Many middle-aged adults wary of taking part in studies of dementia prevention drugs
New research from Michigan Public Health
Health providers could help by discussing the topic with patients, analysis of National Poll on Healthy Aging data suggests
Right now, drug companies and university-based teams are working urgently to find and test new medications that could prevent or slow the decline of brain function in older adults. But a new study suggests they’ll need to work harder to find volunteers for their clinical trials.
Only 12% of people between the ages of 50 and 64 say they’re very likely to step forward to test a new dementia-prevention drug, though another 32% say they’re somewhat likely, according to the new findings published by a team from the University of Michigan.
Those who have a family history of Alzheimer’s disease or another form of dementia, or who believe they’re likely to develop dementia, are more than twice as likely to say they’d sign up to test a new drug. So are those who have talked about dementia prevention with a doctor – but they accounted for only 5% of those surveyed.
The data for the study came from the National Poll on Healthy Aging, based at the University of Michigan Institute for Healthcare Policy and Innovation with support from AARP and Michigan Medicine, the University of Michigan's academic medical center.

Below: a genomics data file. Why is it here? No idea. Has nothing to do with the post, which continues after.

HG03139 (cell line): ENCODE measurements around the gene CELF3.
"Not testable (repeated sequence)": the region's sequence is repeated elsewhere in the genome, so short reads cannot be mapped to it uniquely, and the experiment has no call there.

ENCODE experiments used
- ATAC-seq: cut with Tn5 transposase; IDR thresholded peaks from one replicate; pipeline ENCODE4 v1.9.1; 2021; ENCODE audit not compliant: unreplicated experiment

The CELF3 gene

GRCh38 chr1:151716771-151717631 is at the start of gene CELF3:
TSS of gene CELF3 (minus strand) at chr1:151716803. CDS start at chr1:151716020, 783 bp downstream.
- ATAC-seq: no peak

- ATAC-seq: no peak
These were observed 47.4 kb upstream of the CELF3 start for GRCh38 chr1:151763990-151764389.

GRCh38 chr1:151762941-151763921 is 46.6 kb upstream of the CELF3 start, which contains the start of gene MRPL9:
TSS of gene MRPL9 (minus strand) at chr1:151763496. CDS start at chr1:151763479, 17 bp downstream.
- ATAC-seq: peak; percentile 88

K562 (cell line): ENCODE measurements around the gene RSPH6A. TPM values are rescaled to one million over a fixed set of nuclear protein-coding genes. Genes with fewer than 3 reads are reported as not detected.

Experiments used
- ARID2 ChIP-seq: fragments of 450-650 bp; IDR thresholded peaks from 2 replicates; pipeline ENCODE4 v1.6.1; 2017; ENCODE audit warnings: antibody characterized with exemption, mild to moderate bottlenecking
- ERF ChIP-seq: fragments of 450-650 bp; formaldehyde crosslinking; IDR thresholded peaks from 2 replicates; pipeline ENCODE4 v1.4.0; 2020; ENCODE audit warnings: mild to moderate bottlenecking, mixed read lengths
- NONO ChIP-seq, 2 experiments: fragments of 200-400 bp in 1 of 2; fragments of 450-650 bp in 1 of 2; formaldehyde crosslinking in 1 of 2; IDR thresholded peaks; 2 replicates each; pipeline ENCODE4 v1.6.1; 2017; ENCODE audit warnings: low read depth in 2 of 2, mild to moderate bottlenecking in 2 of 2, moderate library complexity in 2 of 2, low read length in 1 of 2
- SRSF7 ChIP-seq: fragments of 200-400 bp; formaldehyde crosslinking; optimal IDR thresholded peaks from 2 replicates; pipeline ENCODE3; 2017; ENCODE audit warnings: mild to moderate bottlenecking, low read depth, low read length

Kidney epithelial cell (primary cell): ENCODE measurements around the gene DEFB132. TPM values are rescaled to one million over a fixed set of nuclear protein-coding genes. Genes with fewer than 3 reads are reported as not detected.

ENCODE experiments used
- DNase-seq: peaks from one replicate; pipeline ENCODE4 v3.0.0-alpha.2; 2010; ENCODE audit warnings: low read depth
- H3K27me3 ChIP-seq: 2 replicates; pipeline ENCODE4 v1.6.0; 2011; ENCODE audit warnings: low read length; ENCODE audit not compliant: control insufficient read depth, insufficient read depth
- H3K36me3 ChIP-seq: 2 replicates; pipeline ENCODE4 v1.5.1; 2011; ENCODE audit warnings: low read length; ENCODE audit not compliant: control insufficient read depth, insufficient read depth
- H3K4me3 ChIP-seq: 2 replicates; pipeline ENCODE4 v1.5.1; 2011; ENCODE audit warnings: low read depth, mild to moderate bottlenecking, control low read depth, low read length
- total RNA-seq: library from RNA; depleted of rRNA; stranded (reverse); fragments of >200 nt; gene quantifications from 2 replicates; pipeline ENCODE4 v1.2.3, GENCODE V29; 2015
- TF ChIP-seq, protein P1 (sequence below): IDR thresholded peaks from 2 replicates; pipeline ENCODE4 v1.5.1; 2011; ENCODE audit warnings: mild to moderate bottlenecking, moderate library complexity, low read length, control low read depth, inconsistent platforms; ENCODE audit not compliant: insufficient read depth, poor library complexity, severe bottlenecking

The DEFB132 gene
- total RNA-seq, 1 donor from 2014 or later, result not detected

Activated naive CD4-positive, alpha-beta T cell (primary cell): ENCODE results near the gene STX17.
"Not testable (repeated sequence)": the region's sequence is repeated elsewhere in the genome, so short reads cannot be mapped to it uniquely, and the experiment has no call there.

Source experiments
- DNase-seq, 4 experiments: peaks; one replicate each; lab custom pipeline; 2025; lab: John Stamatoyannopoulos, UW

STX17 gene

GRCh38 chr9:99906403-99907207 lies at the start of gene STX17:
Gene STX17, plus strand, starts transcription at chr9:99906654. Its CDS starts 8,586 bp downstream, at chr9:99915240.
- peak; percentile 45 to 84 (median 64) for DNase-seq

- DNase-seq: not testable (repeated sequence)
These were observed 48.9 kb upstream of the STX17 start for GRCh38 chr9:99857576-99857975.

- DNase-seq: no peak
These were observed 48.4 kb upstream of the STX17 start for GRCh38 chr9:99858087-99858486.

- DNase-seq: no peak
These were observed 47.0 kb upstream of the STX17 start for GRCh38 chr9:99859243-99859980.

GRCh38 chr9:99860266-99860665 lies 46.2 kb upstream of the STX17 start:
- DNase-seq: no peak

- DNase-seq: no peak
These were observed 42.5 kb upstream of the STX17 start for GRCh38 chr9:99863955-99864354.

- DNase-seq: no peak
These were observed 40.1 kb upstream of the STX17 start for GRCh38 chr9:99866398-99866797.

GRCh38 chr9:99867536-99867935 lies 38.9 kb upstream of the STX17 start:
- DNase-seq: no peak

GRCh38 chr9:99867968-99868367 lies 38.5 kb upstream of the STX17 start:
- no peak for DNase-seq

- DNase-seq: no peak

Researchers from the University of Michigan School of Public Health did an in-depth analysis of the responses from a national sample of more than 1,000 adults in their 50s and early 60s. The study is published in the Journal of Prevention of Alzheimer’s Disease.
“With Alzheimer’s disease and other forms of dementia affecting millions of older Americans and their families, and costing hundreds of billions of dollars in care, finding new options for preventing and slowing cognitive decline is a critical national goal,” says Scott Roberts., the poll’s associate director and a professor at the School of Public Health. Roberts is the leader of the Outreach, Recruitment & Engagement Core at the Michigan Alzheimer’s Disease Center.
“Our analysis shows that the 56% of respondents who say they’re not likely to take part in a dementia prevention drug trial mainly cite concerns over being a ‘guinea pig’ or the potential for harm, but nearly 1 in 4 said it’s because they don’t think dementia will affect them,” says Chelsea Cox, the first author of the new study and a doctoral student in public health. “However, as other research has shown, one-third of people over 65 have dementia or mild cognitive impairment, and the rate rises steadily with age.”
Destiny CookPublic Relations SpecialistUniversity of Michigan School of Public Health734-647-8650